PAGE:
Jamala Wildlife Lodge, Canberra review: Sleep (and bathe) with wild animals at this Aussie zoo

Our rating

4.5 out of 5

​THE PLACE

Jamala Wildlife Lodge is a safari-style accommodation nestled inside Canberra's privately owned National Zoo and Aquarium. Included in the nightly rate is a five-star suite, dinner and breakfast, a private tour with a zookeeper, and two days exploring the grounds. It makes for a busy 21-hour itinerary, but you won't be bored. The zoo is impressive in its own right and features a wide variety of animals. But the overwhelming drawcard is spending the night – safely behind glass – in close proximity to a potentially deadly predator. Jamala opened in 2014 with the lodge supporting animal conservation and breeding programs. Sleeping within metres of exotic creatures also lends itself to decent educational opportunities.

Take a look at Jamala Wildlife Lodge in the photo gallery above.

THE LOCATION

Jamala's luxurious cabins are dispersed throughout the zoo, which is located on the western edge of Canberra's Lake Burley Griffin. The three-hour drive from Sydney, or short flight from Melbourne, makes it very feasible for a weekend away, and the lodge's proximity to the nation's capital means you can stick around and experience other things after staying at the zoo. But there's no reason or need to leave the zoo for the duration of your visit.

THE SPACE

There are 18 themed rooms, each with its own exotic animal experience. The most interactive are the six Giraffe Treehouses where guests get to feed giraffes a handful of carrots from the balcony at check-in. These rooms are designed for two people with a king bed but kids can crash on the double sofa bed for an extra charge. The most expensive rooms are the five Jungle Bungalows adjoining enclosures with lions, tigers, cheetahs or sun bears. These king suites also cater for two children on a sofa bed, except the lion room, which is adults only. The cheapest rooms are in the uShaka lodge, where the shark and meerkat rooms sleep up to six people. Children under six are not allowed to stay at Jamala.

THE ROOM

We chose the Giraffe Treehouse because it sounded the most interactive, with the promise of feeding the gangly giants. While the suite is luxurious, calling it a treehouse feels a bit misleading. Entry is via the deer and alpaca enclosure, and the rear balcony overlooks part of the giraffe quarters. The rooms are not set up among the trees by any stretch. Still, when else can you chill on the back deck and have a five-metre giraffe nibbling at some leaves a metre away? If you get tired of that, retire to the west-facing front deck and soak up some afternoon sun with a beverage from the mini-bar. The bathroom has a bath and huge shower, and the king bed is spacious. The African-themed furniture is a nice touch and there's a TV with Foxtel which you're unlikely to have time to use.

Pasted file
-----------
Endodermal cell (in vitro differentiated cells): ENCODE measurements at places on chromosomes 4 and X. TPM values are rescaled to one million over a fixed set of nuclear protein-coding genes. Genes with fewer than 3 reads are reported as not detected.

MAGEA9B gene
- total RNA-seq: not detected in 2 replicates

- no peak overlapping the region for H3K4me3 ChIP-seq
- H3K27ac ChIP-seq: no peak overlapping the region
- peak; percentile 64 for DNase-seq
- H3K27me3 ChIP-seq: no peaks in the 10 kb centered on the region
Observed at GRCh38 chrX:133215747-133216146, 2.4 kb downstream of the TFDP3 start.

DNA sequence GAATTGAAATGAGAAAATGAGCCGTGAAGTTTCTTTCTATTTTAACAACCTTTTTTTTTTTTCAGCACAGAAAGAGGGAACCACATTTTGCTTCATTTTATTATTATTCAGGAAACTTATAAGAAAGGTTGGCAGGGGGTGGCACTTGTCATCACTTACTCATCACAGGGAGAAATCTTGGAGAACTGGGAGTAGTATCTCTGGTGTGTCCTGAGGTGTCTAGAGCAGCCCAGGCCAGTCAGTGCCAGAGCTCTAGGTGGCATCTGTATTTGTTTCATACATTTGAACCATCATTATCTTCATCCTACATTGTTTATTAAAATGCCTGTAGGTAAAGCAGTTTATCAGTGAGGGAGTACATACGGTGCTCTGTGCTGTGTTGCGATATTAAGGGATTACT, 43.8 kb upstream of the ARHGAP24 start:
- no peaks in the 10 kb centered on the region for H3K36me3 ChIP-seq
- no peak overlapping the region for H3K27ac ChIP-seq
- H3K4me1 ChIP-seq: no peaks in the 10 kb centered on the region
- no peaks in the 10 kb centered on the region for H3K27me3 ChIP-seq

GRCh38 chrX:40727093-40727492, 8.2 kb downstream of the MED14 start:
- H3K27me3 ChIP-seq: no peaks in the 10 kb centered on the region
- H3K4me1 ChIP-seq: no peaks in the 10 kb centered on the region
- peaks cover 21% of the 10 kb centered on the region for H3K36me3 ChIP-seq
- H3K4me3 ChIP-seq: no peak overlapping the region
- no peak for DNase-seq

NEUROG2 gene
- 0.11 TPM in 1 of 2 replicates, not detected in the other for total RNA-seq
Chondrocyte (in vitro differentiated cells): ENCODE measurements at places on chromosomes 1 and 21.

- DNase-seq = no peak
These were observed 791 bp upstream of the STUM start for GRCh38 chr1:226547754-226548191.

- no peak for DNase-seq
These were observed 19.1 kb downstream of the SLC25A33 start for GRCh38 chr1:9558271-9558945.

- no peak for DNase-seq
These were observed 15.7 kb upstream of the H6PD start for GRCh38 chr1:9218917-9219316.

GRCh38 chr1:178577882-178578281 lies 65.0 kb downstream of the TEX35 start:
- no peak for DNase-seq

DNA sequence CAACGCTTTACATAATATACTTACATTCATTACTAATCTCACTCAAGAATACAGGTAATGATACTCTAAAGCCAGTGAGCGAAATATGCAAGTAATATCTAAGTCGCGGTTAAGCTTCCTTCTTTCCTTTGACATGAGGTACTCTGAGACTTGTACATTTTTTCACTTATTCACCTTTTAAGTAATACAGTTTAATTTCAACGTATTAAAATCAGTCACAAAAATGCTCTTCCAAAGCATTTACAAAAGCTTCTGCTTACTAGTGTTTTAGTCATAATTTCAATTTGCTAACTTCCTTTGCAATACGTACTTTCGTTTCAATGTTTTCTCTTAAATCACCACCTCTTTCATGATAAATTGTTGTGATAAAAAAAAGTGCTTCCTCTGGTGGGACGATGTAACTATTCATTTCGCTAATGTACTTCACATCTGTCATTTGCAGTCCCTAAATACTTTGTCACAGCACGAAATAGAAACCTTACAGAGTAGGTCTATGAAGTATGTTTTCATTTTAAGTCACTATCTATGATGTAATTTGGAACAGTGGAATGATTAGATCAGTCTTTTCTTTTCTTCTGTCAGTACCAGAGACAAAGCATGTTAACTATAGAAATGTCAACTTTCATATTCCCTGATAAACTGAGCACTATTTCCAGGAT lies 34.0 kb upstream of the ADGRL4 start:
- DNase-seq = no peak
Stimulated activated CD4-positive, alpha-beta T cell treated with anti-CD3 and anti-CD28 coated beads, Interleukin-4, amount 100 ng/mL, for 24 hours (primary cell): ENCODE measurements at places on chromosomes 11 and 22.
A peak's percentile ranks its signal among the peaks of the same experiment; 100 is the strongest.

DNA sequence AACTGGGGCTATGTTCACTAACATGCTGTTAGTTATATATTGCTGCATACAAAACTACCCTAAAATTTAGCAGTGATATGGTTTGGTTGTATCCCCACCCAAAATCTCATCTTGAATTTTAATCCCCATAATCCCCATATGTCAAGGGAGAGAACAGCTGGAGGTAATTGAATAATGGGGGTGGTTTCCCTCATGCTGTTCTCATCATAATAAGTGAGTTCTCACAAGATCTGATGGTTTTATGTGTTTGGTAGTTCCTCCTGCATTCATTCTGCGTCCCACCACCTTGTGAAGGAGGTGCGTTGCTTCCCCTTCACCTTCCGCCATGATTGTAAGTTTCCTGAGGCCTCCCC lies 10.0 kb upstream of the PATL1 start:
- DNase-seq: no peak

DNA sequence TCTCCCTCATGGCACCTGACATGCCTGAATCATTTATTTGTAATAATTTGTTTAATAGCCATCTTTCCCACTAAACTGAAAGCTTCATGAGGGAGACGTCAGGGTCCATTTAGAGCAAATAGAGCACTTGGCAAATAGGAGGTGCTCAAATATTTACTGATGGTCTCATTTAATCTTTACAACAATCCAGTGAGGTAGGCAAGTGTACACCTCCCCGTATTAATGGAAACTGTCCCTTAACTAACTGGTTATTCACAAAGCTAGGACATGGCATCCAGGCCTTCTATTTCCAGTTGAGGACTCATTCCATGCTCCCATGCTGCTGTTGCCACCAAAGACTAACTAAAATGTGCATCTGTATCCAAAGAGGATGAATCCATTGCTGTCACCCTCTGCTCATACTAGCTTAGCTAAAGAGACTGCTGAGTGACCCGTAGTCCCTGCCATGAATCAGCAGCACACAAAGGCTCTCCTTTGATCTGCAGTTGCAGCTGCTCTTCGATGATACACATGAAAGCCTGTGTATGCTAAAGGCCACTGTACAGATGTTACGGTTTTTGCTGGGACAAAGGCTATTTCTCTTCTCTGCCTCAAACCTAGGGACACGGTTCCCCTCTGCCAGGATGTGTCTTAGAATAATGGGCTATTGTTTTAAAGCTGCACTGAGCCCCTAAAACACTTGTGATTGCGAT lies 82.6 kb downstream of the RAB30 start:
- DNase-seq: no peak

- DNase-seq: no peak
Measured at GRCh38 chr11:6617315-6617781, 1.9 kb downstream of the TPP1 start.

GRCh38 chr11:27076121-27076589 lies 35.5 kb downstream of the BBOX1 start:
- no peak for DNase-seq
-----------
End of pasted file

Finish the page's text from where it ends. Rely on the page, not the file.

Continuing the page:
STEPPING OUT

Canberra is full of exciting adventures, whether your thing is museums and monuments or outdoor activities. If travelling with kids there's Questacon. If you're the active type Mt Stromlo's downhill mountain bike trails are world-class.

THE FOOD

In a word, excellent. And there's nothing quite like sitting down for a three-course dinner in an underground restaurant and having a lion wander in mere metres away in its indoor enclosure adjacent to the tables. It's not a guarantee, but we're told it happens most nights. You'll know when it does because of the audible gasp from other guests, and the knowing look from the waiters who have seen it all before. The actual meal is a delight: three courses with a choice of four mains and an extensive wine list. There are tasty vegetarian and gluten-free options. Breakfast is a winning combination of buffet and a la carte, so there's a menu but you can order as much as you want.

THE VERDICT

There's almost nothing to criticise about Jamala, except that it costs several weeks' worth of my rent for a one-night stay. Still, it's cheaper and more feasible than flying to Africa.

ESSENTIALS

From $1195 a night mid-week, including dinner and breakfast, depending on the room. The giraffe treehouse costs $1925 on Saturday nights.

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HIGHLIGHT

The 90-minute early morning tour with a zookeeper, when the animals are far more active than later in the day. Rug up during Canberra's cooler months.

LOWLIGHT

Really only one thing: the price.

Josh Dye stayed as a guest of Jamala Wildlife Lodge